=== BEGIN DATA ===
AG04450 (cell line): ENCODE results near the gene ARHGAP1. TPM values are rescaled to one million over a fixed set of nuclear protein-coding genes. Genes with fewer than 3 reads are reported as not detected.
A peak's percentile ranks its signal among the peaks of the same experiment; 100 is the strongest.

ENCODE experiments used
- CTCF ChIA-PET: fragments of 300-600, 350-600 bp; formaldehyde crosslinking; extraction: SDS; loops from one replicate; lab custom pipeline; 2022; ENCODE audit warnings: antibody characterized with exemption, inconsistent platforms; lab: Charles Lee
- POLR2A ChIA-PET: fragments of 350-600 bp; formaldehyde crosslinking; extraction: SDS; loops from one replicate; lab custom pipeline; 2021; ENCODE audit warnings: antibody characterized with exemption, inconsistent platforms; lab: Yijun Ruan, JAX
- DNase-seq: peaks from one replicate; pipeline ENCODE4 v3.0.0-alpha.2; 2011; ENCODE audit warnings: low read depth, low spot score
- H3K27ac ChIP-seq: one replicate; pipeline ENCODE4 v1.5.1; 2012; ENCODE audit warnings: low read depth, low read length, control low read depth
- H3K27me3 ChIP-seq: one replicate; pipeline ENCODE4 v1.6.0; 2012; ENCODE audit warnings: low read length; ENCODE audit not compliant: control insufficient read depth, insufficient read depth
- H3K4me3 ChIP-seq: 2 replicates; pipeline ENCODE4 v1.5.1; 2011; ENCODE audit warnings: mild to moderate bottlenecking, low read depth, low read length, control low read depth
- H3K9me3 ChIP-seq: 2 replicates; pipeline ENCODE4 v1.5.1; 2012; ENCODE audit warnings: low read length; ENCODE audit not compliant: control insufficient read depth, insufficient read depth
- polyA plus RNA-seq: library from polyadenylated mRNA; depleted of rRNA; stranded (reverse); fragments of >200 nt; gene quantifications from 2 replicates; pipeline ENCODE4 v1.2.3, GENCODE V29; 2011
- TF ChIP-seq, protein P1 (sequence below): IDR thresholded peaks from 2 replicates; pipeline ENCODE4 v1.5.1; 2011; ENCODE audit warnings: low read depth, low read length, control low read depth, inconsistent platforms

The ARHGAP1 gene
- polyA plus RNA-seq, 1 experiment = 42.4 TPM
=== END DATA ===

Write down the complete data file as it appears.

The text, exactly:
AG04450 (cell line): ENCODE results near the gene ARHGAP1. TPM values are rescaled to one million over a fixed set of nuclear protein-coding genes. Genes with fewer than 3 reads are reported as not detected.
A peak's percentile ranks its signal among the peaks of the same experiment; 100 is the strongest.

ENCODE experiments used
- CTCF ChIA-PET: fragments of 300-600, 350-600 bp; formaldehyde crosslinking; extraction: SDS; loops from one replicate; lab custom pipeline; 2022; ENCODE audit warnings: antibody characterized with exemption, inconsistent platforms; lab: Charles Lee
- POLR2A ChIA-PET: fragments of 350-600 bp; formaldehyde crosslinking; extraction: SDS; loops from one replicate; lab custom pipeline; 2021; ENCODE audit warnings: antibody characterized with exemption, inconsistent platforms; lab: Yijun Ruan, JAX
- DNase-seq: peaks from one replicate; pipeline ENCODE4 v3.0.0-alpha.2; 2011; ENCODE audit warnings: low read depth, low spot score
- H3K27ac ChIP-seq: one replicate; pipeline ENCODE4 v1.5.1; 2012; ENCODE audit warnings: low read depth, low read length, control low read depth
- H3K27me3 ChIP-seq: one replicate; pipeline ENCODE4 v1.6.0; 2012; ENCODE audit warnings: low read length; ENCODE audit not compliant: control insufficient read depth, insufficient read depth
- H3K4me3 ChIP-seq: 2 replicates; pipeline ENCODE4 v1.5.1; 2011; ENCODE audit warnings: mild to moderate bottlenecking, low read depth, low read length, control low read depth
- H3K9me3 ChIP-seq: 2 replicates; pipeline ENCODE4 v1.5.1; 2012; ENCODE audit warnings: low read length; ENCODE audit not compliant: control insufficient read depth, insufficient read depth
- polyA plus RNA-seq: library from polyadenylated mRNA; depleted of rRNA; stranded (reverse); fragments of >200 nt; gene quantifications from 2 replicates; pipeline ENCODE4 v1.2.3, GENCODE V29; 2011
- TF ChIP-seq, protein P1 (sequence below): IDR thresholded peaks from 2 replicates; pipeline ENCODE4 v1.5.1; 2011; ENCODE audit warnings: low read depth, low read length, control low read depth, inconsistent platforms

The ARHGAP1 gene
- polyA plus RNA-seq, 1 experiment = 42.4 TPM